We said last week that if the Burbank City Council was truly sincere about wanting to both increase the number of available rental opportunities in town and keep what we have more affordable to the majority of our working tenants — as well as respond to the needs of the type of employees who are being attracted to the area’s current job opportunities — they would go out of their way to require ALL Burbank landlords to accept at least one “roommate” type tenant onto their existing leases.
This is the kind of law New York City has — we call it a “mandatory roommate allowance” — and it works fabulously. The landlords aren’t allowed to vet or discriminate against the tenant’s choice of co-habitant; the leaseholder is still required to maintain full responsibility on the terms of their contract; the landlord can’t retaliate against the leaseholder by raising the rent on them to try to edge in on the deal and cancel the financial advantages of having a roommate; and everybody stays peaceful.
Even better, people are encouraged to actively find someone to help out with the rent! And the amount of available and affordable rental space in town more than doubles. It’s a win-win for everyone who counts, and the landlords — squawk as they might about it, as they do about everything — don’t get hurt by the deal. It’s been proven in NYC.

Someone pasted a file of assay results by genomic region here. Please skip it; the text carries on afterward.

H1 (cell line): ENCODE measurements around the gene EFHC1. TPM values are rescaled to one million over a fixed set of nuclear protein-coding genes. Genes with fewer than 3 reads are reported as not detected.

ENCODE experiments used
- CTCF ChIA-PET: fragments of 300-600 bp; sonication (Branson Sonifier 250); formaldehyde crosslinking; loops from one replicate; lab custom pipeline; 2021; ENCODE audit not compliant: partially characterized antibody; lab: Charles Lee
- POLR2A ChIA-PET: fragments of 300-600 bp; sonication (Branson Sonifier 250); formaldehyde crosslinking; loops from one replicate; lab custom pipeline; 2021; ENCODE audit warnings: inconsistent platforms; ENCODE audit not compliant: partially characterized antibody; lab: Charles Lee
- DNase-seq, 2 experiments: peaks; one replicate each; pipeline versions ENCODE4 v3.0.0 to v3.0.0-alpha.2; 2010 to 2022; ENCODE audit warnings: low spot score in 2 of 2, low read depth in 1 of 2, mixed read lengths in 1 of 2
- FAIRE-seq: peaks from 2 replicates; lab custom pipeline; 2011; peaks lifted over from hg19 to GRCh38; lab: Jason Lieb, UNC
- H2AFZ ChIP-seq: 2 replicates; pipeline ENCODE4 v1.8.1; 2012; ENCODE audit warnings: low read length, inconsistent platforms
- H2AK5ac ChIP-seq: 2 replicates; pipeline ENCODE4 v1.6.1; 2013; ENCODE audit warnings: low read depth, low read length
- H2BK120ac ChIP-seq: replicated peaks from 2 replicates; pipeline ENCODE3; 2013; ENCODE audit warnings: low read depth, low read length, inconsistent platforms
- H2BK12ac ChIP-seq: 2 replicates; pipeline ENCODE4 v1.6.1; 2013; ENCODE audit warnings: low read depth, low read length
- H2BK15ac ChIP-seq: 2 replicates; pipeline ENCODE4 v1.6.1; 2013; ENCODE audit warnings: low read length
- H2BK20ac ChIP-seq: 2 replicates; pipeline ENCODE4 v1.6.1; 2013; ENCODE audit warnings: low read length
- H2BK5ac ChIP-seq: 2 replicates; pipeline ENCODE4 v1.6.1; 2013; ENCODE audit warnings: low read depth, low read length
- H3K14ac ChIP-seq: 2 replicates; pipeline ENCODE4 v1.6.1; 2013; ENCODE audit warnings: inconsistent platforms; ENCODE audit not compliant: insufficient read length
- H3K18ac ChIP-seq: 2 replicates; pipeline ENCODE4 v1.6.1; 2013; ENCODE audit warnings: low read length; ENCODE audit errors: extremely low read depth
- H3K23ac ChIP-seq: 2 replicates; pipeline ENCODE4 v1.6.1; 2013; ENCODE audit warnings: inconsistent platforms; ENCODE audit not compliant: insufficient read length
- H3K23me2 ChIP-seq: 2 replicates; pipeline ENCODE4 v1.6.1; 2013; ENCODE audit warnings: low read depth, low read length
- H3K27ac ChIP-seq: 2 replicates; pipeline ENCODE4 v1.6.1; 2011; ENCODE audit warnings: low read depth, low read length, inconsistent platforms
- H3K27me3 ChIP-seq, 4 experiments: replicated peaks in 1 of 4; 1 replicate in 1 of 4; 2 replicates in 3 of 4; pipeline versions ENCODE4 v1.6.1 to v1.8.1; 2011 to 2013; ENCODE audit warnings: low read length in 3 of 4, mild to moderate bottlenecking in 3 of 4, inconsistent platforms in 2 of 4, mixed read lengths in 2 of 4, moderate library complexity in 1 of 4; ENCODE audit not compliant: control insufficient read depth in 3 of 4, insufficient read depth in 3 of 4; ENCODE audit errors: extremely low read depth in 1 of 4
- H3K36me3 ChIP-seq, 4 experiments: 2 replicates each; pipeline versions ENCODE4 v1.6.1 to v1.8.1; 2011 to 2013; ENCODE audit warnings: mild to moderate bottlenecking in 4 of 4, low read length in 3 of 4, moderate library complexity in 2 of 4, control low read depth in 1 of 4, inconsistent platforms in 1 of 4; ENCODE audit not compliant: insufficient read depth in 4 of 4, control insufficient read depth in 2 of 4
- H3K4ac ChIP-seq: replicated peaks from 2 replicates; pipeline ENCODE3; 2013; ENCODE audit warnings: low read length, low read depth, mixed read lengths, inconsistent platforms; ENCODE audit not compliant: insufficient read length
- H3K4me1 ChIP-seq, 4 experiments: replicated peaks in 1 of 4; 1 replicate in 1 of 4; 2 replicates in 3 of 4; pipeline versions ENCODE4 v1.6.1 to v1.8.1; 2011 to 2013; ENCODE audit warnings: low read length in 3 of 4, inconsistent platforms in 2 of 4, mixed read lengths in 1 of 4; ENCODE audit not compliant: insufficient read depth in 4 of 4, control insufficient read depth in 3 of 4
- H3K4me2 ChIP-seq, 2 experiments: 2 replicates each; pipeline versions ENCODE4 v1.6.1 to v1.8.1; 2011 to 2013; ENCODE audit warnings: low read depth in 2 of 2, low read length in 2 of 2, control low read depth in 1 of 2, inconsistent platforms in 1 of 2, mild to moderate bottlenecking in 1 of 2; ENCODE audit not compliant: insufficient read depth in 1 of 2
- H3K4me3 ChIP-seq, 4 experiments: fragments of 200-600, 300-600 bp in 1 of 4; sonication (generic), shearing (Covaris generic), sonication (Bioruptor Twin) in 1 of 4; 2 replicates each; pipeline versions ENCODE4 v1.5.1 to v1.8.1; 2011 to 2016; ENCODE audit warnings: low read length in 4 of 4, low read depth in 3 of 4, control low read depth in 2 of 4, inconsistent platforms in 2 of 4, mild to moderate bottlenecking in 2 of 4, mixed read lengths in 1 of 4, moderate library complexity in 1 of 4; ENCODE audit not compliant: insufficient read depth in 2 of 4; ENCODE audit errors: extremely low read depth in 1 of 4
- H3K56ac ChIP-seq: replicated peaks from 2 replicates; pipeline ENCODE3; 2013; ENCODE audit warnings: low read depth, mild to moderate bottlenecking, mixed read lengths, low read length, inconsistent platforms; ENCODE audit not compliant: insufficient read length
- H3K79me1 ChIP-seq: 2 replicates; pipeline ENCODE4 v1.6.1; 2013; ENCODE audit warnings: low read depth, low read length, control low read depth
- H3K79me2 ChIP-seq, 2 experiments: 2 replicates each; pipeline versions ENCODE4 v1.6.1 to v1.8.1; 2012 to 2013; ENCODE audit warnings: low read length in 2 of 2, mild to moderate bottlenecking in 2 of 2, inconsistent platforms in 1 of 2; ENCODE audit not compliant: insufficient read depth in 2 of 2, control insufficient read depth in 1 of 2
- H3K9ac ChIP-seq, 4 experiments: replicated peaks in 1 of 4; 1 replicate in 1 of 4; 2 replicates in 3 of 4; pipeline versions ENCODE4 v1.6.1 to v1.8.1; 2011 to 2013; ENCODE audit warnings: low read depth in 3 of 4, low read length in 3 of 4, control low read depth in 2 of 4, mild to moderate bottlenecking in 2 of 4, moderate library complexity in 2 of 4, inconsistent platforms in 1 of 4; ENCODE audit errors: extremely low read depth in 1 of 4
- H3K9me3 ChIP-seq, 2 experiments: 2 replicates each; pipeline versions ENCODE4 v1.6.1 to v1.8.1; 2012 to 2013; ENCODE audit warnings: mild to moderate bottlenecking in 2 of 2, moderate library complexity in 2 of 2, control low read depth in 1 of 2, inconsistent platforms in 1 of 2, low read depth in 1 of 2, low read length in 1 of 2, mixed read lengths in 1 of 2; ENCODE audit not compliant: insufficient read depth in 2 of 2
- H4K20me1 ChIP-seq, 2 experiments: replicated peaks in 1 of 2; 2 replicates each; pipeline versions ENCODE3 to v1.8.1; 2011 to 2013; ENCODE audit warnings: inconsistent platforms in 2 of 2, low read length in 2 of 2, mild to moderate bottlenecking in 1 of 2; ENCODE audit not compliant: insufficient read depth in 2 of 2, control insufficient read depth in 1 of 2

The Burbank Landlord-Tenant Commission has this little factoid in their 20-Question brochure. Why is this still the case in Burbank?
2. What is a sublease?
A sub-lease is a separate rental agreement between the original tenant and a new tenant who may move-in temporarily, or someone who moves in with the original tenant and shares the rent. In most leases, a sub-lease is not allowed. Tenants should check their lease before entering into a sub-lease as a landlord has the authority to evict anyone that claims to have a sub-lease that is not allowed by a lease. If a sub-lease is allowed and executed, the original tenant is still solely responsible for paying the rent to the landlord (CA Handbook pages 35-36).
Subleases should be allowed in Burbank. Not just landlord-vetted co-tenants. This is the 21st century “gig economy” we’re living in — young people especially can no longer find nor afford their own leaseholder apartments.